Saturday, June 16, 2012

Low-Fat Grace

I make fun of worship songs.

There. I said it. Sure, I know, everyone has an annoying habit. Mine just happens to be sacrilegious.

I’ve ruined several worship songs (and even—gasp!—a few hymns) for my friends by making sarcastic comments related to lines of fluff or bad poetry.

One of my favorite little gems is in the song “He Loves Us”: “If grace is an ocean, we’re all sinking.” It makes me picture a giant whirlpool of death, which is not the image that usually comes to mind when I think of Jesus saving us. I mean, if grace is a riptide ocean, who’s the lifeguard, Satan?

(I’m probably alienating a large portion of my audience. So let me make this disclaimer: I do believe He loves us, oh how He loves us, oh how He loves us, oh how He loves. I’m just not crazy about the song, whether or not the version contains the “sloppy wet kiss” line.)

The people who defend the line tell me it shows that God’s grace is vast and overwhelming. At which point I snobbishly point to a stanza in “The Love of God”: “Could we with ink the ocean fill / And were the skies of parchment made / Were every stalk on earth a quill / And every man a scribe by trade / To write the love of God above / Would drain the ocean dry / Nor could the scroll contain the whole / Though stretched from sky to sky.” And I say something like, “Top that, Chris Tomlin.”

They’re right, though. God’s grace is vast and overwhelming and beyond our comprehension and description. Maybe it’s a little bigger, a little more dangerous, than we like to let on.

As you can probably tell from my critique of worship music, I am a spiritual analyzer. I run sermons through the exegetical grid of Scriptural integrity before deciding to apply them to my life. I’m suspicious of megachurches, megaministries, and megacoffee-bars-that-might-be-churches-or-ministries. I argue with authors of Christian nonfiction, even authors who are dead (sorry, Deitrich Bonhoeffer).

But the love and grace of God scare me. They’re too limitless. Paul was right in saying that God’s love is wide and deep and long and high—too wide and deep and long and high for my grids and logic and analysis.

Instead of responding to this radical love with worship, I take God’s grace down to a level that I’m comfortable with, like I’m adjusting the volume on the radio.

Since I don’t know how to love a God who loves eternally and perfectly, I try not to ask for much and I don’t give much in return. I accomplish things for God. I follow rules. I give to others like it’s going out of style. And I love God with my mind and part of my strength, but not my heart because that’s hard. That’s not comfortable. I can do disciplines but not dancing, intellectual assent but not intimate adoration.

If grace is an ocean, I want to wade in the kiddie pool instead. Won’t that be fun?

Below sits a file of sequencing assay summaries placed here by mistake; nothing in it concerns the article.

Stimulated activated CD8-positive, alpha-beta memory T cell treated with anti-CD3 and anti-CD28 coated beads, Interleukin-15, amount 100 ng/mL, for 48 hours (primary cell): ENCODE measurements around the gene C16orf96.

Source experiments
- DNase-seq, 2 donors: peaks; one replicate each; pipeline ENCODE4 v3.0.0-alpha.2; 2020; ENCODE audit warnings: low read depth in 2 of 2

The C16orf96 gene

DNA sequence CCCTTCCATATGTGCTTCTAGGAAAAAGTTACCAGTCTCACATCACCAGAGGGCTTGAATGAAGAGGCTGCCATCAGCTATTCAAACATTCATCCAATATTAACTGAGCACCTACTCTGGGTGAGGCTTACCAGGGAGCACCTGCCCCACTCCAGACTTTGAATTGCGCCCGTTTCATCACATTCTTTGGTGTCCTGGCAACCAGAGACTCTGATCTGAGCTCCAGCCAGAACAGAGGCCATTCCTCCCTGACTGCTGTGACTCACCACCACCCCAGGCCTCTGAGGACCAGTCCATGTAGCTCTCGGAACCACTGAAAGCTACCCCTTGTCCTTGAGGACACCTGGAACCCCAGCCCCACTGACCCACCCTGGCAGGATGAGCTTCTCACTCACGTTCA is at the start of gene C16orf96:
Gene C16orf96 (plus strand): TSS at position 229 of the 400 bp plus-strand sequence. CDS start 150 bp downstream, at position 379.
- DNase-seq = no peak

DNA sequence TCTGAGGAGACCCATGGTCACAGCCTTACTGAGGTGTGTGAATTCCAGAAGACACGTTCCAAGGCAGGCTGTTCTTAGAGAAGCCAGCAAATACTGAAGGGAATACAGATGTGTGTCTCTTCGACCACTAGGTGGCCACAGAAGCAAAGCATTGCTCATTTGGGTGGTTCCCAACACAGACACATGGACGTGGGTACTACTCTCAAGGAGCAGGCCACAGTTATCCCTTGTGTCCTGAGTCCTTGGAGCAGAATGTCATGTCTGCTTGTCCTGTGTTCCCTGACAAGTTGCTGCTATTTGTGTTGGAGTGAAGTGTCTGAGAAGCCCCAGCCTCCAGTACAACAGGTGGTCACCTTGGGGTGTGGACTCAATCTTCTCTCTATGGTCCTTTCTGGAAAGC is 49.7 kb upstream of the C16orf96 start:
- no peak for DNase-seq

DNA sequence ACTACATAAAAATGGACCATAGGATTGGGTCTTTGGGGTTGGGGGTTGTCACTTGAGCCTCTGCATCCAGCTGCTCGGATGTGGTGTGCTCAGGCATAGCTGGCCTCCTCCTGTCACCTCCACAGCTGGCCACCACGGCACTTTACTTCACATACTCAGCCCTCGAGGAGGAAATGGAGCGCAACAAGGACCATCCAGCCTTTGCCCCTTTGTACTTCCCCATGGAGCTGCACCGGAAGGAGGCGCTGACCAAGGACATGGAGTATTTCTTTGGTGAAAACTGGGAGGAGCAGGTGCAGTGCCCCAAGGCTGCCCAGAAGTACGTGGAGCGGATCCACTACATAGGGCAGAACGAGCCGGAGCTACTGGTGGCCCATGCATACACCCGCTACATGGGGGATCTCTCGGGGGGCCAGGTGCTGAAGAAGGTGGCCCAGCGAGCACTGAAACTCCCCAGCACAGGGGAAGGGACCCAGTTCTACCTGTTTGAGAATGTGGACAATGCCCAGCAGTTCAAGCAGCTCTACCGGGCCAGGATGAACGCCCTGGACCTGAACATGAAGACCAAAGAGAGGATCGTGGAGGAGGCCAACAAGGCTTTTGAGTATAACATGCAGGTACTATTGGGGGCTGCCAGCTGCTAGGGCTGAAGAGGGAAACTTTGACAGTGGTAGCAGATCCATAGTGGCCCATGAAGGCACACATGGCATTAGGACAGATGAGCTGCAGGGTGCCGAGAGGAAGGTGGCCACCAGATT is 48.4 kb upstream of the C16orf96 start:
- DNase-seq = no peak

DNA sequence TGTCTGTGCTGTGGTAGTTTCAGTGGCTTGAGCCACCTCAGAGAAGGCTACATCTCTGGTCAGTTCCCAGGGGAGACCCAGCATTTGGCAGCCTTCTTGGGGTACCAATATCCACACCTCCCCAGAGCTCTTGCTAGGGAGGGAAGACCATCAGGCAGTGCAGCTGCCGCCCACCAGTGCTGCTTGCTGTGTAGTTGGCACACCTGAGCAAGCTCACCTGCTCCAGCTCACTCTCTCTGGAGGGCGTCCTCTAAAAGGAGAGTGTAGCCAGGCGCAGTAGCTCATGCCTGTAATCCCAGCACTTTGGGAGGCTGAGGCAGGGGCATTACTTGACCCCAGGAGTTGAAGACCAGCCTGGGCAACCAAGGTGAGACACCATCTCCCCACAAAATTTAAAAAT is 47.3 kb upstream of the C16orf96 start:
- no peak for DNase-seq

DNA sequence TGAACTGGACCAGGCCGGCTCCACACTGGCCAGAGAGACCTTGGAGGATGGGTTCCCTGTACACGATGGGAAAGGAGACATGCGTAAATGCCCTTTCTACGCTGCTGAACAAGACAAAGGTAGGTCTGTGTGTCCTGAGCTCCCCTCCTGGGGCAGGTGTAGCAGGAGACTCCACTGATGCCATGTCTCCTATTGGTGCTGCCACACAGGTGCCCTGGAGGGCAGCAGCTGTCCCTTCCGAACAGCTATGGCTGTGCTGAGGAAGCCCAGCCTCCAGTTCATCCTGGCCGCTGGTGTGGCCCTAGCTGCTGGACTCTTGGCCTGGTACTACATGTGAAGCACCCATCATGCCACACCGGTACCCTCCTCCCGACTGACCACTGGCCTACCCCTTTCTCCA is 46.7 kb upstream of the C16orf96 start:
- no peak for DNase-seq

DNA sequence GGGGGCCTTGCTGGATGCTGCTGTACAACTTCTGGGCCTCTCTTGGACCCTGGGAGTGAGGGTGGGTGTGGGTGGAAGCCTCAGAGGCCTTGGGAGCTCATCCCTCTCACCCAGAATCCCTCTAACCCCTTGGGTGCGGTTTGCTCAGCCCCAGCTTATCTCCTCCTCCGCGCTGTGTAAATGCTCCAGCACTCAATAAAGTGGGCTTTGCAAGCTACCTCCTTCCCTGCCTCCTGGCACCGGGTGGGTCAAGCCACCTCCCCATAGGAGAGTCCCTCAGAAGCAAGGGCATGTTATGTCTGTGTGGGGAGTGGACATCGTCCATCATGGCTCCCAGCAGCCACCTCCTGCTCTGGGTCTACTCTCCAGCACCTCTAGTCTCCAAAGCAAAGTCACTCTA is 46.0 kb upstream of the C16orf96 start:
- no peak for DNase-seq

I’m like the person who goes into Starbucks with a coupon for a free drink and orders a small low-fat latte without the whipped cream. (And, yes, I know the technical term is “tall,” but I refuse to use it because it makes no sense.)

I’m Cinderella who sees her sparkling ball gown and says, “Well, that’s nice, but I thought the pink dress the mice stole from my stepsisters earlier was serviceable. Can’t you give me that one instead?”

I’m writing half-hearted valentines and eating stale doughnut holes from last Tuesday's meeting and reading vacation brochures with my suitcases firmly tucked away. And I’m okay with that.

Except when I’m not.

Because sometimes, I wonder if I can really love other people if I don’t know how to love God. Sometimes, I long to be able to read Scripture and feel it instead of just understanding it. Sometimes, I read Jesus’ parables and see myself, but in all the wrong characters.

Like the story of the Prodigal Son. In that story, the other brother was just a few yards from the door. He hadn’t wandered off to distant lands like his brother. He never left home.

But he was so much farther away.

How could someone be so close and still so far?

He forgot how to celebrate, that’s how. He forgot how to love, and that’s probably because he forgot how to receive love.

That’s me. I’m the other brother, getting splinters from the porch and wishing the partiers inside would tone it down so I can ponder how much more spiritual I’m being.

Maybe that’s you too. Maybe the porch is getting crowded.

But guess what? The party’s still going on. The Father wants us to join.

And I know this is going to sound pathetic, but I’m afraid to go in alone. When I said God’s grace and love scare me, I meant it. It’s not comfortable for me to be emotional in worship or personal in prayer. I don’t know what to do next, how to grow, what a deeper relationship with God looks like.

Another songwriter said, “Though none go with me, still I will follow.” Which is true, I guess, but rather lonely.

So I want to ask: will you come with me? I don’t know what you’re learning right now, or what God is nudging you to do differently. All I know is, the porch is pretty lonely. Nobody wants to stay out here, on the fringes of grace—at least, they shouldn’t.

Okay. Here it goes. Deep breath.

It’s party time.


  1. Sometimes, I wish I was really dumb, so I would know for sure that I'm a Christian in my heart -- without the mind as a distraction.